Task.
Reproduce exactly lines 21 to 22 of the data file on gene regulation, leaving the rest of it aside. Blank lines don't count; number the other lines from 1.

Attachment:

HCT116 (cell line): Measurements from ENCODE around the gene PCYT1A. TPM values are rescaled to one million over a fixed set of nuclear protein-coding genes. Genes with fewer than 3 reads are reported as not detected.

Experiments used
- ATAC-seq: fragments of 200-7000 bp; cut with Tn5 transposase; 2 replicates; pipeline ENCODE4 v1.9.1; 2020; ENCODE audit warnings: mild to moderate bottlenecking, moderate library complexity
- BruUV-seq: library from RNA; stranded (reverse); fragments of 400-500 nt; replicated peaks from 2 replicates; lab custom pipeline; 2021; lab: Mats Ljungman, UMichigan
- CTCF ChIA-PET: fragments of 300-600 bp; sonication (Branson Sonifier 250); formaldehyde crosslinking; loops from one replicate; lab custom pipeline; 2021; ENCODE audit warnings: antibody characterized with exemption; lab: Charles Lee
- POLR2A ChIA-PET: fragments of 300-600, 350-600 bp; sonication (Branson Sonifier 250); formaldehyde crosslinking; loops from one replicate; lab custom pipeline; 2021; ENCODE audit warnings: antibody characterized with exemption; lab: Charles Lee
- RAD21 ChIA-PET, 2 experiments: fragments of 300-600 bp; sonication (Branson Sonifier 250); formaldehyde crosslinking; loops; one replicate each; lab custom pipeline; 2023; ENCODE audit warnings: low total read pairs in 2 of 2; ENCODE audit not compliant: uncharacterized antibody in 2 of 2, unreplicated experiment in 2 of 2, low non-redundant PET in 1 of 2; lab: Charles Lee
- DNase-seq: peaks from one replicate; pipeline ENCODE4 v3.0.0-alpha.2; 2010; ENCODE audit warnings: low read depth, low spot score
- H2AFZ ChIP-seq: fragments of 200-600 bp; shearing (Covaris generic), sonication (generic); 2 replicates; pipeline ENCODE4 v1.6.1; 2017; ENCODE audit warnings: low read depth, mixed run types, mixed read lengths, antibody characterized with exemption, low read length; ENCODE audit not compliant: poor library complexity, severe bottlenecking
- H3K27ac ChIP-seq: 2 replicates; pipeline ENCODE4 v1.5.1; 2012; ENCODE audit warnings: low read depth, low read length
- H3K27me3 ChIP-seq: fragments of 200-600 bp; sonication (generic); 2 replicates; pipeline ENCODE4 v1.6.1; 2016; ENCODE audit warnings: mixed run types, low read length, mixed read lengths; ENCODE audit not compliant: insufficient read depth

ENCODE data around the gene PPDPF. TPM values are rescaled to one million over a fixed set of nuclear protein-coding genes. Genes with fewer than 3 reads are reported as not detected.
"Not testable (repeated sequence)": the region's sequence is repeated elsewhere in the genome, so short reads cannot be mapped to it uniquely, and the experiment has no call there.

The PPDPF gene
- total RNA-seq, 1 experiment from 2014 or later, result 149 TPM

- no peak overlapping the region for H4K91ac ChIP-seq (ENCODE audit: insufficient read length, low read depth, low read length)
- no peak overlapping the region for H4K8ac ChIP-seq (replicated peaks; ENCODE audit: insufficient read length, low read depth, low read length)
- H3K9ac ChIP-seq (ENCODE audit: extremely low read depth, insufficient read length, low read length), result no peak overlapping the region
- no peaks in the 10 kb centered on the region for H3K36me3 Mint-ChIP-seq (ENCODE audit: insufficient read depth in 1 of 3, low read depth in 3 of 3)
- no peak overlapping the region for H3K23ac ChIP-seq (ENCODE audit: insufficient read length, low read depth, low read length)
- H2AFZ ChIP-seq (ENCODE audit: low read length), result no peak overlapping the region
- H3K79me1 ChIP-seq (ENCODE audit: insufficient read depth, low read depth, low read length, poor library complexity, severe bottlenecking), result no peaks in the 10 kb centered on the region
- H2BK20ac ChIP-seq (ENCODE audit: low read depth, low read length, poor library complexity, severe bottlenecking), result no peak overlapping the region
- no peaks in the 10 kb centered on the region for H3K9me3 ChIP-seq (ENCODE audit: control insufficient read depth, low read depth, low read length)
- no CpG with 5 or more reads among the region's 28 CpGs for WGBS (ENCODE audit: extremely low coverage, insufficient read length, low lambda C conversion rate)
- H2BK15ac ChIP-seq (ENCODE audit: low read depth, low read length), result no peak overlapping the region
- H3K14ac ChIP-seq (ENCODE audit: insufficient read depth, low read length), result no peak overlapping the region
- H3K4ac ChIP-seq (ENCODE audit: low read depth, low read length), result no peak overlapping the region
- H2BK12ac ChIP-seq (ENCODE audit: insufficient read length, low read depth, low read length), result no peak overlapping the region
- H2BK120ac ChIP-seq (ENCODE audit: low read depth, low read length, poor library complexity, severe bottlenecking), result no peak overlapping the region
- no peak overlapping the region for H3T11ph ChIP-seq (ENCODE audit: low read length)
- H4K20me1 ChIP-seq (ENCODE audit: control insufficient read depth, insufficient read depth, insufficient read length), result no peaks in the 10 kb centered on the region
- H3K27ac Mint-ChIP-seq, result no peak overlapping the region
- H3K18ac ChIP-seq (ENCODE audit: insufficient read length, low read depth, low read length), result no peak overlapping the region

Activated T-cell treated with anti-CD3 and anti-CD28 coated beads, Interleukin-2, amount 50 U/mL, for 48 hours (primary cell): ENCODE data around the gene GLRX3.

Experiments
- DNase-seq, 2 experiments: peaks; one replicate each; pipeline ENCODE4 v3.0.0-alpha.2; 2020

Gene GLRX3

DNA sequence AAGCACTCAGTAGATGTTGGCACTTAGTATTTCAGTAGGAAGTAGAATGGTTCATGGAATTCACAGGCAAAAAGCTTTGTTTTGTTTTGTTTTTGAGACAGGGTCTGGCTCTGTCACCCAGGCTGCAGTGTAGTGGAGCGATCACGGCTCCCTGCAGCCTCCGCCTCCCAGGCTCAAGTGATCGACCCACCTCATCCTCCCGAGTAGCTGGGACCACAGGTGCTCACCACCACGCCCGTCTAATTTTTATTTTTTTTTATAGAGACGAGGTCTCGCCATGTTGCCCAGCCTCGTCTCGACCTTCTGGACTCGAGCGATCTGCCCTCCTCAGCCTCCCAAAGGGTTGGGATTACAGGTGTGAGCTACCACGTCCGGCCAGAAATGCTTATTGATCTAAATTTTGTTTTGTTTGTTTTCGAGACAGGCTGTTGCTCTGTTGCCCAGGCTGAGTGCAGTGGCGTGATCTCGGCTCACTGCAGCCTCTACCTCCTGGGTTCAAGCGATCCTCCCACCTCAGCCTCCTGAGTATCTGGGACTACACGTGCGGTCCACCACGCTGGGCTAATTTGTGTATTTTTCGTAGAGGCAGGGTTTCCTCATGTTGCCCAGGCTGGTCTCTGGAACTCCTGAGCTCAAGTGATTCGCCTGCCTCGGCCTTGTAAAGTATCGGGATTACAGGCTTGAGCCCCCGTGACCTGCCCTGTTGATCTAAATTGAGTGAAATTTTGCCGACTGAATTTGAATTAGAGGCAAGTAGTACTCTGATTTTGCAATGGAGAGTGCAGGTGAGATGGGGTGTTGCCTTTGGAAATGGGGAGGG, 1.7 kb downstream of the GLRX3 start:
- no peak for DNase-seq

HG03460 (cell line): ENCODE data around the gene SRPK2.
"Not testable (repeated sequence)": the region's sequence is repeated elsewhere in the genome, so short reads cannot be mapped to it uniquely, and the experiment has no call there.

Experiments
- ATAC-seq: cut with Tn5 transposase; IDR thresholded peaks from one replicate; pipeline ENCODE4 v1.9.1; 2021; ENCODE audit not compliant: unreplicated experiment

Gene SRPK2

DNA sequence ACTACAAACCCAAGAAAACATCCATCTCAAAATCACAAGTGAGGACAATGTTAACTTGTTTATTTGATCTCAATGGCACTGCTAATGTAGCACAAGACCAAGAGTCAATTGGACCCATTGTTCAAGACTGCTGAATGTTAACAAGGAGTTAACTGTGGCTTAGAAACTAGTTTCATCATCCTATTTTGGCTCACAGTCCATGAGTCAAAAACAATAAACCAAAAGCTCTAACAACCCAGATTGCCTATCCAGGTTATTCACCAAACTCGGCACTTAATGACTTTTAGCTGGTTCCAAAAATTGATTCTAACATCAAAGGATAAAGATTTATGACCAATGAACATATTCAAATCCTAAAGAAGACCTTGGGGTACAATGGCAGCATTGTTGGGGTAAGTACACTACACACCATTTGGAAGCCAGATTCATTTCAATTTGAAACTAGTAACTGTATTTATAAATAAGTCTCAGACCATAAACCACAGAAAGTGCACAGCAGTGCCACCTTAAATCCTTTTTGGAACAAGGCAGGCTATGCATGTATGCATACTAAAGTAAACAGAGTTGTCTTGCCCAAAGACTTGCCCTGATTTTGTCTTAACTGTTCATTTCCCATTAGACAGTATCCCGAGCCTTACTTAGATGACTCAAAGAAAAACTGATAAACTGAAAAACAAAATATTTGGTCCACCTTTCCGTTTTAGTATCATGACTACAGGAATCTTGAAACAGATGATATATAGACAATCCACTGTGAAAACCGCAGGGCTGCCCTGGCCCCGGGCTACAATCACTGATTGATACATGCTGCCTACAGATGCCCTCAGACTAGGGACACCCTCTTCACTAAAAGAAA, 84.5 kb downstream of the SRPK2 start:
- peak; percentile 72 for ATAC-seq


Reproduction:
- H2AFZ ChIP-seq (ENCODE audit: low read length), result no peak overlapping the region
- H3K79me1 ChIP-seq (ENCODE audit: insufficient read depth, low read depth, low read length, poor library complexity, severe bottlenecking), result no peaks in the 10 kb centered on the region